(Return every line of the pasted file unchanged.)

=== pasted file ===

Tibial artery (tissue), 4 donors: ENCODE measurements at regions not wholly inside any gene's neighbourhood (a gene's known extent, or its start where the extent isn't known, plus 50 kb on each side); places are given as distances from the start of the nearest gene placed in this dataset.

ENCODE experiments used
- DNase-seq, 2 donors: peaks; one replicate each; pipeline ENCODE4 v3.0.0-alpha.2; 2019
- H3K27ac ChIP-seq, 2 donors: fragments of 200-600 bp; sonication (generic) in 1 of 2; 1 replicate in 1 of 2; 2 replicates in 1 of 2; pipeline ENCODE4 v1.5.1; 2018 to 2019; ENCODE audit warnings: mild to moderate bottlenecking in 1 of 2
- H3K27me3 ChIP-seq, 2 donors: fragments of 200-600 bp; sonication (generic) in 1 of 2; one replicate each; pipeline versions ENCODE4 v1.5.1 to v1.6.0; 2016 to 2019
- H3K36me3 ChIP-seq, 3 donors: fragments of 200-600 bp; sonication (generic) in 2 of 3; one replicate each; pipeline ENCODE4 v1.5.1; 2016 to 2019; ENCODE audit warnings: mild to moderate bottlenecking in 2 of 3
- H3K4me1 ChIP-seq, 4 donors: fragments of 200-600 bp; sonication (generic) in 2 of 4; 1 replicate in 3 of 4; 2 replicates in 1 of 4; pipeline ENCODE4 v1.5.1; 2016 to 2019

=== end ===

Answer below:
Tibial artery (tissue), 4 donors: ENCODE measurements at regions not wholly inside any gene's neighbourhood (a gene's known extent, or its start where the extent isn't known, plus 50 kb on each side); places are given as distances from the start of the nearest gene placed in this dataset.

ENCODE experiments used
- DNase-seq, 2 donors: peaks; one replicate each; pipeline ENCODE4 v3.0.0-alpha.2; 2019
- H3K27ac ChIP-seq, 2 donors: fragments of 200-600 bp; sonication (generic) in 1 of 2; 1 replicate in 1 of 2; 2 replicates in 1 of 2; pipeline ENCODE4 v1.5.1; 2018 to 2019; ENCODE audit warnings: mild to moderate bottlenecking in 1 of 2
- H3K27me3 ChIP-seq, 2 donors: fragments of 200-600 bp; sonication (generic) in 1 of 2; one replicate each; pipeline versions ENCODE4 v1.5.1 to v1.6.0; 2016 to 2019
- H3K36me3 ChIP-seq, 3 donors: fragments of 200-600 bp; sonication (generic) in 2 of 3; one replicate each; pipeline ENCODE4 v1.5.1; 2016 to 2019; ENCODE audit warnings: mild to moderate bottlenecking in 2 of 3
- H3K4me1 ChIP-seq, 4 donors: fragments of 200-600 bp; sonication (generic) in 2 of 4; 1 replicate in 3 of 4; 2 replicates in 1 of 4; pipeline ENCODE4 v1.5.1; 2016 to 2019